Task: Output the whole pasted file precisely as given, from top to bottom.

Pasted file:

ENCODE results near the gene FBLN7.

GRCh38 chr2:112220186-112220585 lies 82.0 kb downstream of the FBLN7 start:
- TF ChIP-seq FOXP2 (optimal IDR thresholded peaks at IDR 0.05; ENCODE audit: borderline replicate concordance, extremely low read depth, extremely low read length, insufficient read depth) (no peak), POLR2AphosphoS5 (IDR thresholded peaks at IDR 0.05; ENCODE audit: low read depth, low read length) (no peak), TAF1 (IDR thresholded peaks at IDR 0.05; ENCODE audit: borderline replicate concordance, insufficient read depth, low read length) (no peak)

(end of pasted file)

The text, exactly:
ENCODE results near the gene FBLN7.

GRCh38 chr2:112220186-112220585 lies 82.0 kb downstream of the FBLN7 start:
- TF ChIP-seq FOXP2 (optimal IDR thresholded peaks at IDR 0.05; ENCODE audit: borderline replicate concordance, extremely low read depth, extremely low read length, insufficient read depth) (no peak), POLR2AphosphoS5 (IDR thresholded peaks at IDR 0.05; ENCODE audit: low read depth, low read length) (no peak), TAF1 (IDR thresholded peaks at IDR 0.05; ENCODE audit: borderline replicate concordance, insufficient read depth, low read length) (no peak)